Beautiful Basque (and Beyond)

After spending a month in the Puglia region of Italy, it was sadly time to move on. We had a wonderful apartment in Lecce, and hoped our month-long stay in Biarritz would measure up. When we were making our 2022 travel plan, northern Spain was our target destination (specifically San Sebastian), but we struggled to find an apartment that checked all our boxes: affordable, in-unit washer/dryer, a good kitchen, walkable to the city center, close to a train station and good public transport since we would not have a car the duration of our stay. We weren’t able to find a suitable flat in San Sebastian, but the town of Biarritz (France) was just 30-minutes away and filled all our requirements. Our apartment was a dream, and we were very happy the entire month of our stay. I cooked a TON and the little SPAR market below the flat could not have been more convenient. We were in the region for nearly all of November, and were pleasantly surprised by the mild temperatures. Most days were in the 70s (21-24C) and we had quite a few days in the 80s (26-28C).

The Basque country is located in the western Pyrenees, and includes the borders of France and Spain and the coast of the Bay of Biscay. The Northern Basque Country is the part that lies entirely within France, and is usually known as French Basque Country (Pays Basque in French). Much of the area is multilingual, speaking Spanish or French & Basque (Euskara). You know you’re in Basque Country by the striking red and white neo-Basque architecture, and flags of the lauburu, a hooked cross with four comma-shaped heads.


We started our adventure in the very non-Basque city of Bordeaux. Our original plan had us arriving in Bordeaux in the early afternoon, giving us nearly a full day to explore before catching a train to Biarritz. However, a flight change cut our Bordeaux visit short and we only had a few hours to walk around before we had to depart to meet our Airbnb host in Biarritz. In a very brief period of time, we liked Bordeaux enough to plan a return trip later in the month (more below!).

We visited the following towns (in order):






San Sebastian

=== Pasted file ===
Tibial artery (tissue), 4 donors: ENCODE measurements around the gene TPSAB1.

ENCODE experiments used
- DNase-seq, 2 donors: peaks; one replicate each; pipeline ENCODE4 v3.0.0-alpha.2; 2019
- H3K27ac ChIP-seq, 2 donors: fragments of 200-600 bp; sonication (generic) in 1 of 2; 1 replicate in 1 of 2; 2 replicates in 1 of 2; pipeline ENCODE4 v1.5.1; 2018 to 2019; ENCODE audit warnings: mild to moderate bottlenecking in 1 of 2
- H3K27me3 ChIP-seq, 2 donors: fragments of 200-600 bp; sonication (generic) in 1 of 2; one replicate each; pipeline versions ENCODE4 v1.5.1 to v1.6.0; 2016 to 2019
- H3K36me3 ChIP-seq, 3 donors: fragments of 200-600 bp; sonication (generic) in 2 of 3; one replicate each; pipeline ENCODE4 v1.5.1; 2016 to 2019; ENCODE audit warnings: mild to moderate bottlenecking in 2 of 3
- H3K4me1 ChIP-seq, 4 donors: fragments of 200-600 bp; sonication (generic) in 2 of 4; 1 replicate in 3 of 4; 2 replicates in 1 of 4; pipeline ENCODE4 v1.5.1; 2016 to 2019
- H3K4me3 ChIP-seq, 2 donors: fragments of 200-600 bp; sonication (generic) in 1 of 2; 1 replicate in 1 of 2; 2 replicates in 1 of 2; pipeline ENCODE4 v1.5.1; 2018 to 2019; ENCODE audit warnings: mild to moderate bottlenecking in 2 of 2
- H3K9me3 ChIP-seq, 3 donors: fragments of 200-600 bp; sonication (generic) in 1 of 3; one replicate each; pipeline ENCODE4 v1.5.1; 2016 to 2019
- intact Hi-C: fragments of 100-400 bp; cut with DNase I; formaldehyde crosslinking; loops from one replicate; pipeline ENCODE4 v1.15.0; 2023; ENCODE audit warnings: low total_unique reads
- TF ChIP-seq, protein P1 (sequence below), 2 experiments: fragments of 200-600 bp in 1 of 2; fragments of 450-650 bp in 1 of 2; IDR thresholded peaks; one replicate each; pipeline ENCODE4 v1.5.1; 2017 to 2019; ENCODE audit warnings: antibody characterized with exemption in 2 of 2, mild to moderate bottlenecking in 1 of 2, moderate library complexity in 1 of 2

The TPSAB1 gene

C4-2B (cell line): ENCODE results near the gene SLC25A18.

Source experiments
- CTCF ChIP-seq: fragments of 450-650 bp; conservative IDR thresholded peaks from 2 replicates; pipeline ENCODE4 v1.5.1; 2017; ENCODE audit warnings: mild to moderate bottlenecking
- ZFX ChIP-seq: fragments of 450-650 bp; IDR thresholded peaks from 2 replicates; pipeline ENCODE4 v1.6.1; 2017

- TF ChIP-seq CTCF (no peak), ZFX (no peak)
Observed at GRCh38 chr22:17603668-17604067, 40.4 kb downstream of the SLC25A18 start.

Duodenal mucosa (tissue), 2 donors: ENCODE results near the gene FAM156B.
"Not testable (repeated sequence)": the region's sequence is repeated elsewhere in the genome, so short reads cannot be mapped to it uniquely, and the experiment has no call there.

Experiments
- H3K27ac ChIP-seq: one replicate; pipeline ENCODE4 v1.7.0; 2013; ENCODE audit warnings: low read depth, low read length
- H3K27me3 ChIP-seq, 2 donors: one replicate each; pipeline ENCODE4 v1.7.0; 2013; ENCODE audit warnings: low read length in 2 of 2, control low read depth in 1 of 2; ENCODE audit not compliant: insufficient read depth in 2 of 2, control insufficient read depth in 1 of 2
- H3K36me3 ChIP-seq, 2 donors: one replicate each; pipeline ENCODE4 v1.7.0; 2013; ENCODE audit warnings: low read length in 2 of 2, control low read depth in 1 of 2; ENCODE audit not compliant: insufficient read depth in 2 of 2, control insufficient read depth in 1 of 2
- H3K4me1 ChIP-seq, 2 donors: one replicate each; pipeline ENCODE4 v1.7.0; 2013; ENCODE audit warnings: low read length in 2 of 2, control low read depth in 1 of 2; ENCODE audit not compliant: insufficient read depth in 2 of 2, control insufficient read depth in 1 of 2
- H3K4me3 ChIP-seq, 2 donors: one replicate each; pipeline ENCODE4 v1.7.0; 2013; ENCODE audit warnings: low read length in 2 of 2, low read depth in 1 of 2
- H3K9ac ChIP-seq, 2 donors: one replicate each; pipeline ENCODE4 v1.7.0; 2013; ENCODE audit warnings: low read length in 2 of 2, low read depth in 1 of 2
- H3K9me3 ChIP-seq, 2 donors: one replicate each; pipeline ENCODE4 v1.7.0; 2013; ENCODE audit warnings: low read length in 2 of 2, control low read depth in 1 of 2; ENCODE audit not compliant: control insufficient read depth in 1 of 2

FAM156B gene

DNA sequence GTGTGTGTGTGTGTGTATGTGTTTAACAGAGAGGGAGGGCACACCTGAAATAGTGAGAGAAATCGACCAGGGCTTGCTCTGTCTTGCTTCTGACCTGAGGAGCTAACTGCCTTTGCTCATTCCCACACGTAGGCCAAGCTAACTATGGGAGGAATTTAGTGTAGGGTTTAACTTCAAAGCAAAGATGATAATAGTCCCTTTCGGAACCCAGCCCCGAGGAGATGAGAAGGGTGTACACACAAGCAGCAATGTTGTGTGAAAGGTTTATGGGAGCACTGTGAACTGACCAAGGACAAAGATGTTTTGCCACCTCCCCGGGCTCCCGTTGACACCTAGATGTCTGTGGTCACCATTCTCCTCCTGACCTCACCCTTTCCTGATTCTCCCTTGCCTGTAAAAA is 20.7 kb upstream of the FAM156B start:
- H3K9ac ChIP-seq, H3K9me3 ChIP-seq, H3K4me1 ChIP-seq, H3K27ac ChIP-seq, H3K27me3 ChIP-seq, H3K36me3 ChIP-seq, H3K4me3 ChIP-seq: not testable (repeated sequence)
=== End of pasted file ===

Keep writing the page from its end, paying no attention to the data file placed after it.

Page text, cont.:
London* (midweek getaway)



*Not in Basque Country


Our base for the month became a real home away from home, and we fell madly in love with Biarritz. We haven’t been successful pinpointing what we loved so much…its overall vibe gave us a warm and fuzzy feeling. Biarritz is simultaneously glitzy and homey. If you want to hobnob with the well-heeled, head to the Hôtel du Palais, (originally built for the Empress Eugénie), Hermès or Miremont Patisserie. For more local flavor, stroll down the Rue du Port Vieux to the plage du Port Vieux, then follow the esplanade de la Vierge back towards the Grand Plage. This seaside walkway allows you to cast your gaze along the Bay of Biscay at the Rocher de la Vierge or Gamaritz. The small aquarium is here, and can be a good respite from the heat or rain. Further along, follow the steps down to Le Port des Pêcheurs to admire the most adorable fishing village; grab a table at Crampotte 30 to enjoy the catch of the day and some French (or Spanish!) wines.

In the Place St. Eugenie stands the Sainte-Eugénie Church of Biarritz. This square is home to a number of good cafes and shops. Our favorite pub, La Tireuse, is located here, and we always found an excuse for a pint from their extensive taps, and the decadent duck confit spring rolls. The covered market (les halles) is open daily (except Sunday) and is the best place for fresh produce, cheese, seafood and meat. It’s also a lot of fun to just walk around and explore. Next door is the Chistera & Coquillages café that sells excellent tapas and the servers are very friendly. Another great place in Biarritz, slightly away from the “tourist” area, is Sarrasin Creperie. It was across from our apartment and after seeing it from our terrace every day, we decided to give it a try. Not only did it become a favorite in Biarritz, we were very fond of Kevin, the proprietor. If you are in Biarritz you must go for a delicious crepe and cold, bubbly cider!

Biarritz has an excellent transportation system, which is another aspect of the town that attracted us. The local bus service is reliable and affordable; rides are €1.20 per trip or €9.60 for a 10-trip pass (daily and weekly passes are also available). Tickets can be purchased onboard, at some stops, and at the tabac; Google maps displays routes and timetables in real-time. From the city center it’s approximately 15 minutes to the train station and the airport, so getting out of town for a day/weekend trip is a breeze. One thing we did not do was ride bikes; there are a few bike rental shops, but no city bike, which is unfortunate. With so many miles of coastline, jetting around on an e-bike would be a great way to spend a day!


This precious town is an absolute jewel. It’s rich in history, has great food, a huge beach, and it’s easy to walk. From Biarritz, it was 15 minutes by train ($2pp). The first stop on our visit was to the Église Saint-Jean-Baptiste, the site of the marriage between Louis XIV and Maria Theresa in 1660. The chapel has an exquisite alter of carved gilded wood that occupies the entire height of the back wall of the apse. We continued walking until we reached the beach, where we ambled along the Promenade Jacques Thibaud to the Donibane dyke, then back to the other end of the beach for a great lunch at Toki Goxoa.